29th Sep '15 8:13:22 PM Alceister
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Throughout the '50s and '60s, Communist/'Mainland' China and Japan both blamed a small clique of Japanese militarist leaders for the war -- thereby leaving out the uncomfortable issue of the behaviour of Japanese troops -- and the Americans and British for The War. Communist China emphasized its own grass-roots patriotism and independence from the Soviets, also seeking to play up the -- actually very marginal -- actions of Maoists during the war. They also had to avoid mentioning the details of the actual war's conduct, since that would inevitably mean mentioning the Guomindang and the Warlords. This meshed well thematically with Communist China's other propaganda portraying all historical processes as being the product of grassroots peasant-proletarian struggle. While they were able to write the Warlords out of the war's history, they never felt able to completely deny the Guomindang's involvement and so instead worked to portray them as having been hopelessly corrupt, immoral, fascist, un-patriotic, traitorous puppets of the Americans. [[JerkassHasAPoint Of course, these criticisms had some basis in fact (especially after 1940)]].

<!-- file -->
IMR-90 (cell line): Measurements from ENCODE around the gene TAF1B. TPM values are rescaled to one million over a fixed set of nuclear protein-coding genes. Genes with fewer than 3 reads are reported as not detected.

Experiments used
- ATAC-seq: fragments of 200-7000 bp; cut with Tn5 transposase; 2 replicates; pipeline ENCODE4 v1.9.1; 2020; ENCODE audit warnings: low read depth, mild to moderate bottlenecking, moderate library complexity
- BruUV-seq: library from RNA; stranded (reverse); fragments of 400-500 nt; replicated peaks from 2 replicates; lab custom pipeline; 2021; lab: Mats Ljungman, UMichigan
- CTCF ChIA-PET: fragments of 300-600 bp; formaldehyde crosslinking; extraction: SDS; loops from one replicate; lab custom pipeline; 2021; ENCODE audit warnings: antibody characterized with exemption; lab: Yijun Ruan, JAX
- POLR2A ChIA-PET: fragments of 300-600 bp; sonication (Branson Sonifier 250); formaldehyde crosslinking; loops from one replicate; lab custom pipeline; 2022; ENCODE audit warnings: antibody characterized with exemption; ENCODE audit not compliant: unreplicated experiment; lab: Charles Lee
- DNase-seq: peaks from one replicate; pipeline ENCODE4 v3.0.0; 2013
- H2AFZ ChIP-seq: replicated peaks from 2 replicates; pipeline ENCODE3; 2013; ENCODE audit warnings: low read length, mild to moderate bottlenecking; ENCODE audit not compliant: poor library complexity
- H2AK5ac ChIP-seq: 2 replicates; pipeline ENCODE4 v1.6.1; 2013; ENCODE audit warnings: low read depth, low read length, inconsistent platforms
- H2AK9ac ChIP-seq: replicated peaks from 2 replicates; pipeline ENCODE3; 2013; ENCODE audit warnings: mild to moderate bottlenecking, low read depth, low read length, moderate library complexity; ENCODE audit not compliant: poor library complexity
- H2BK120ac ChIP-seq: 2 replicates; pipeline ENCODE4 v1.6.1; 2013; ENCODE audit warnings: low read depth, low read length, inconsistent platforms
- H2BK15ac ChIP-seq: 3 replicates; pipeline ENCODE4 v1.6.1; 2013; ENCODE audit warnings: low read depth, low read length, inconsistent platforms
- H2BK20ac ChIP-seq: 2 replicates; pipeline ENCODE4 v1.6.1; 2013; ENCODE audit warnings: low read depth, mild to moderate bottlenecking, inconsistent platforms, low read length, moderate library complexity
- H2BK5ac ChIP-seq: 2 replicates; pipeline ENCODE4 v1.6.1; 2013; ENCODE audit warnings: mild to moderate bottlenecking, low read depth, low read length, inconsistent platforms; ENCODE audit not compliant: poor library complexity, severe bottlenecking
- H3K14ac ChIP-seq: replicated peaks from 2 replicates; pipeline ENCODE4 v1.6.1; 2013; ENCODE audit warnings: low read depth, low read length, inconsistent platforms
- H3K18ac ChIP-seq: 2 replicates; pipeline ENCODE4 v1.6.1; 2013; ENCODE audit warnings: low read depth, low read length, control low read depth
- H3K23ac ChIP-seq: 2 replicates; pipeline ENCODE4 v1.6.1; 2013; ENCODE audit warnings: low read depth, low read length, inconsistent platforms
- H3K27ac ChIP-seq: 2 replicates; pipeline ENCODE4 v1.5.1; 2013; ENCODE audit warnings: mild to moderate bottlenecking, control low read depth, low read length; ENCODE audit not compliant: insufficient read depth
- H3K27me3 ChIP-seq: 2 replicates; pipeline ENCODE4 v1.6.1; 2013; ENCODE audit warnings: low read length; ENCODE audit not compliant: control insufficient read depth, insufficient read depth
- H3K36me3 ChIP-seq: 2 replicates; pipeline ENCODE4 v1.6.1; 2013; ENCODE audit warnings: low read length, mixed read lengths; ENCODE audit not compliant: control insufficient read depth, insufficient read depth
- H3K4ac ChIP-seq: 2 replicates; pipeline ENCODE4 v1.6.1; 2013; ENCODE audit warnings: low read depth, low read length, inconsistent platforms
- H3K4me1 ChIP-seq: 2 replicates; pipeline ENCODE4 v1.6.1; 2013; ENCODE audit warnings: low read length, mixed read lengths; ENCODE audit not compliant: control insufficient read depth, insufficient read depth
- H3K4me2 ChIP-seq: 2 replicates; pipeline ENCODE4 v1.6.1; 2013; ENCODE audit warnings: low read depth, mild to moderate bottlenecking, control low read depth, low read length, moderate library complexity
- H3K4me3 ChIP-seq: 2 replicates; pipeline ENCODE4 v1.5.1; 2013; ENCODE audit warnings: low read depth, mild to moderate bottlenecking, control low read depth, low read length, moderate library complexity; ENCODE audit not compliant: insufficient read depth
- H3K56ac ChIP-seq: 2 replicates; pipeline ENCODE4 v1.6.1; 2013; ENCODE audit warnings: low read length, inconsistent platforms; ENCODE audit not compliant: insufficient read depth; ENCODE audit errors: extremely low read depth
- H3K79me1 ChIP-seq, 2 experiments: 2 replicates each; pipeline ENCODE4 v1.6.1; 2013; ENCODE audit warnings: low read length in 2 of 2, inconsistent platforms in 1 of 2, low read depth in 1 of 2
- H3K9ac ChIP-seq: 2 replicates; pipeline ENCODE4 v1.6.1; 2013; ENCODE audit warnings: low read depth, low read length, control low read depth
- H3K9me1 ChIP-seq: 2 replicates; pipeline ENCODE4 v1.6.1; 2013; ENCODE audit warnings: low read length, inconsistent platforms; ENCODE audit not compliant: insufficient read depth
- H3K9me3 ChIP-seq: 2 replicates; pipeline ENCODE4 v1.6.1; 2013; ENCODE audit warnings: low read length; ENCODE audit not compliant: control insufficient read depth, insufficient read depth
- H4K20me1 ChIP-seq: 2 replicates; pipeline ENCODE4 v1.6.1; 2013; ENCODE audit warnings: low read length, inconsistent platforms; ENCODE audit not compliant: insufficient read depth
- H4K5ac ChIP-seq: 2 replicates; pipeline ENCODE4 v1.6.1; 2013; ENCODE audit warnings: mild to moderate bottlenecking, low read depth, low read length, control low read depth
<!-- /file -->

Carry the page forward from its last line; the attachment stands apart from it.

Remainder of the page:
to: